3. Make sure you are using the right tripod head.  There are ball heads, gimbal heads, and panorama tripod heads.   A ball head is the most versatile.  If you only get one tripod head, a ball head is a good idea.  Make sure it will hold at least the weight of your camera and biggest lenses.  A gimbal (Wimberly type) head is meant for a long telephoto or zoom lens.  It will not work with a landscape lens (wide angle).
    • Make sure you tighten the tripod head to the tripod very well.  Use Loctite to help prevent it from loosening.  You do not want your expensive camera and lens to come off the tripod.  This happens way too often, resulting in loss of expensive equipment.
    • Setup a safety strap between a stationary part of the tripod legs and your camera.  I setup a piece of nylon webbing tied to my tripod on end, with a clip on the other end that I can clip to my camera strap.  That way if the lens foot or tripod head becomes detached the strap will catch it before it falls on the ground or into the river.

If your current budget does not allow for a new tripod, that is fine, we can mitigate vibration and movement by:

  • Not raising a flimsy tripod too high.
  • Add some weight to the hook under the tripod base to stabilize things.
  • Checking for loose connections.

Lens Hoods,Lens Caps,Lens Pouches,Lens Filters

Please use the lens hood that came with your lens.  It is designed to keep stray light from hitting the sensor, it helps keep dust off your lens objective, and most importantly it helps protect your lens from damage.  Put it on the lens and face it forward in the direct it is meant to be used.

Lens caps are meant to protect your lens and filters.  They are worthy of use.

All lenses should have a lens filter on them.  Normally this is a UV Haze filter.  This is cheap insurance for saving your expensive lens from scratches.

Lens pouches are wise investments to protect your lenses that are not being used.  Most people forget that their lenses are often more expensive than their camera body.

Fast Memory Cards

  • Use fast memory cards.
  • If your camera is bogging down in storing files to the memory card you may want to consider getting a faster card.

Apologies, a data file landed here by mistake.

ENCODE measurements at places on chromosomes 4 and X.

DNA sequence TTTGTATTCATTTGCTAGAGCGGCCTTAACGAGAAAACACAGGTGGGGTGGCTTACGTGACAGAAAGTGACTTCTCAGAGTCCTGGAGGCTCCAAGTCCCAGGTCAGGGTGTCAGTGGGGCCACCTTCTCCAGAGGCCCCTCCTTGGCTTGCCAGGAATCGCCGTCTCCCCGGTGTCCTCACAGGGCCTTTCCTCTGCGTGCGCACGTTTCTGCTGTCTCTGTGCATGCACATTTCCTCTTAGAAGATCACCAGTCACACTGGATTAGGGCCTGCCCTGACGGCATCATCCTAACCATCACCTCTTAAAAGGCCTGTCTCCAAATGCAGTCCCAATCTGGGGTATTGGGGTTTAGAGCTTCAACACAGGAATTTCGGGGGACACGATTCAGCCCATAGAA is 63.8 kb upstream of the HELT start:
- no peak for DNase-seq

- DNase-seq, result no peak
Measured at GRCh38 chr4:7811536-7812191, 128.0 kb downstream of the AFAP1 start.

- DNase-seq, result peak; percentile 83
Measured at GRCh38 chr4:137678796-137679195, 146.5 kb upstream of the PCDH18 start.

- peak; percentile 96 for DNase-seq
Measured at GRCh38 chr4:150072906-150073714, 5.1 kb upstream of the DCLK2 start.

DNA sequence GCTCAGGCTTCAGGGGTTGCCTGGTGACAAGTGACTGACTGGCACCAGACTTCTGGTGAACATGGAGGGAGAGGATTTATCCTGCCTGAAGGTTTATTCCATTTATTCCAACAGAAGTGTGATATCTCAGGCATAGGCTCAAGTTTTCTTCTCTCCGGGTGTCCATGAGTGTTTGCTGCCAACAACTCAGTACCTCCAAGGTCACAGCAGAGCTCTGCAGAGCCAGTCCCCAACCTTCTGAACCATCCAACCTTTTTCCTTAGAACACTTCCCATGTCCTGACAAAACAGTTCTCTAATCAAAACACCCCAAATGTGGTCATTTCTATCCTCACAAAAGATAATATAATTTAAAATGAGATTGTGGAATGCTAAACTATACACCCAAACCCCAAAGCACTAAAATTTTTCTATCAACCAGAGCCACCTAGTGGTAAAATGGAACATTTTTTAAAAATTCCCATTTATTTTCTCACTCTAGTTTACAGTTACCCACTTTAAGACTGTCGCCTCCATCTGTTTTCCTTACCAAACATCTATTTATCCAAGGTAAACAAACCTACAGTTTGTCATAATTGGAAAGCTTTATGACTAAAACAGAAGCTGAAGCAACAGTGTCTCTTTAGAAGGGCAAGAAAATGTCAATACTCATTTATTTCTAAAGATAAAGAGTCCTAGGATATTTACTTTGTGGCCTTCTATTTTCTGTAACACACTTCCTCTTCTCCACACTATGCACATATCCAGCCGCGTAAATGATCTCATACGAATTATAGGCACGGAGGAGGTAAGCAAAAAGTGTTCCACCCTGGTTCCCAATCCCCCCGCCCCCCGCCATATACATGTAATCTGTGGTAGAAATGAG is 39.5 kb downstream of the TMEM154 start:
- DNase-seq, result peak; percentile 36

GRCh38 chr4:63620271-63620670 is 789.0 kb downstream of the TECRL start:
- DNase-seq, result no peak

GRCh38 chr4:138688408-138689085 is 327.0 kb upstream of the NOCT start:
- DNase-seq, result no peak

• Have multiple cards with you during the workshop — you will take a lot of photos!
  • It is a good idea to avoid filling up your memory card to 100%.  Check how much room is left and switch cards when it gets 95% full.
  • Do not use your camera to delete individual photos.
  • After you have downloaded your photos from the memory card, and backed them up, then use your camera to erase the entire card and the format the card.

Use your lens hood!  It is meant to be on the front of your lens, facing forward, to block stray light, give you a better image, and protect your lens.

Useful smart phone apps

These are useful apps, however not required.

  • The Photographer’s Epheremis
    • Both the iPhone (IOS only) and web app are very useful for planning, especially the web app.
  • Photo Transit
    • Useful for planning shots where field-of-view is critical, also has a nice line of sight calculations to check if your subject will be blocked, or if your line of sight will be clear. iPhone (IOS only)
  • Photo Pills
    • Useful to see the trajectory of the sun and moon while in the field. Also has a depth of field and a hyperfocal distance calculator. Not always accurate though since it uses a magnetic compass on phone.
  • Weather Bug
    • Useful for checking weather radar and satellite imagery while in the field.
  • Theodolite
    • Very useful for measuring the angles of subjects in the field.
  • Depth of Field Master (for iPhone –> DOF Master)
    • A very useful free app, web-based and iPhone (IOS) based.  Highly recommend adding to your iPhone to help calculate what part of your composition will be in focus.
  • Hyperfocal Pro (for Android/Google phones)
    • Useful app to calculate depth of field and angular field of view

Post-Processing Instruction During Your Workshop

(One-day workshops and tours will not have post-processing instruction unless arranged in advance)


  • Please bring a working laptop.  (Tablets and iPad will not be sufficient for our classroom instruction — you need a computer)
    • Ideally, you have plenty of room on your internal hard drive and at least 8 GB of RAM, ideally > 16 GB of RAM.